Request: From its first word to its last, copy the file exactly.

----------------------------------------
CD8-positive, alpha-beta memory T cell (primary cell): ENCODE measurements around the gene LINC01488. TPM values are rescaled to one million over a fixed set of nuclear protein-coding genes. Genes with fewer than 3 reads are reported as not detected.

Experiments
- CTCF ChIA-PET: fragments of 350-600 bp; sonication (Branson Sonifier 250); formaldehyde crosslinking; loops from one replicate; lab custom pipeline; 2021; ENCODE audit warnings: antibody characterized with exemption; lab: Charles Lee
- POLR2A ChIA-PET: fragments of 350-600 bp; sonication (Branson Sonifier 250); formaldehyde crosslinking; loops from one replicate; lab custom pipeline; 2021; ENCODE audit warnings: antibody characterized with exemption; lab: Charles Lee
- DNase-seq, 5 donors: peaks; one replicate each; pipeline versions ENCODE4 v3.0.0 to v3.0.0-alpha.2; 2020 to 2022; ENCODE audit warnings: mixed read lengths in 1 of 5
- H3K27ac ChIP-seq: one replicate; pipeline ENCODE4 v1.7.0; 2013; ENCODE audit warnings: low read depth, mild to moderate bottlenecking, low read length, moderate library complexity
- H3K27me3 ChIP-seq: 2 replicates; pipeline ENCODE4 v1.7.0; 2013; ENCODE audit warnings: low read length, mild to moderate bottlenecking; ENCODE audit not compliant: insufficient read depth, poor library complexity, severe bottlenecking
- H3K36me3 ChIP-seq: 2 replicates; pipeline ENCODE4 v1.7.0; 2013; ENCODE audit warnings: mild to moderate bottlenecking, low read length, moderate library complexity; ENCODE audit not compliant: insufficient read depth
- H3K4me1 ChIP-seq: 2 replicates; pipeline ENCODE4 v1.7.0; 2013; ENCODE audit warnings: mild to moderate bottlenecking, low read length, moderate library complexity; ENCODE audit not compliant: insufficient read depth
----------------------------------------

CD8-positive, alpha-beta memory T cell (primary cell): ENCODE measurements around the gene LINC01488. TPM values are rescaled to one million over a fixed set of nuclear protein-coding genes. Genes with fewer than 3 reads are reported as not detected.

Experiments
- CTCF ChIA-PET: fragments of 350-600 bp; sonication (Branson Sonifier 250); formaldehyde crosslinking; loops from one replicate; lab custom pipeline; 2021; ENCODE audit warnings: antibody characterized with exemption; lab: Charles Lee
- POLR2A ChIA-PET: fragments of 350-600 bp; sonication (Branson Sonifier 250); formaldehyde crosslinking; loops from one replicate; lab custom pipeline; 2021; ENCODE audit warnings: antibody characterized with exemption; lab: Charles Lee
- DNase-seq, 5 donors: peaks; one replicate each; pipeline versions ENCODE4 v3.0.0 to v3.0.0-alpha.2; 2020 to 2022; ENCODE audit warnings: mixed read lengths in 1 of 5
- H3K27ac ChIP-seq: one replicate; pipeline ENCODE4 v1.7.0; 2013; ENCODE audit warnings: low read depth, mild to moderate bottlenecking, low read length, moderate library complexity
- H3K27me3 ChIP-seq: 2 replicates; pipeline ENCODE4 v1.7.0; 2013; ENCODE audit warnings: low read length, mild to moderate bottlenecking; ENCODE audit not compliant: insufficient read depth, poor library complexity, severe bottlenecking
- H3K36me3 ChIP-seq: 2 replicates; pipeline ENCODE4 v1.7.0; 2013; ENCODE audit warnings: mild to moderate bottlenecking, low read length, moderate library complexity; ENCODE audit not compliant: insufficient read depth
- H3K4me1 ChIP-seq: 2 replicates; pipeline ENCODE4 v1.7.0; 2013; ENCODE audit warnings: mild to moderate bottlenecking, low read length, moderate library complexity; ENCODE audit not compliant: insufficient read depth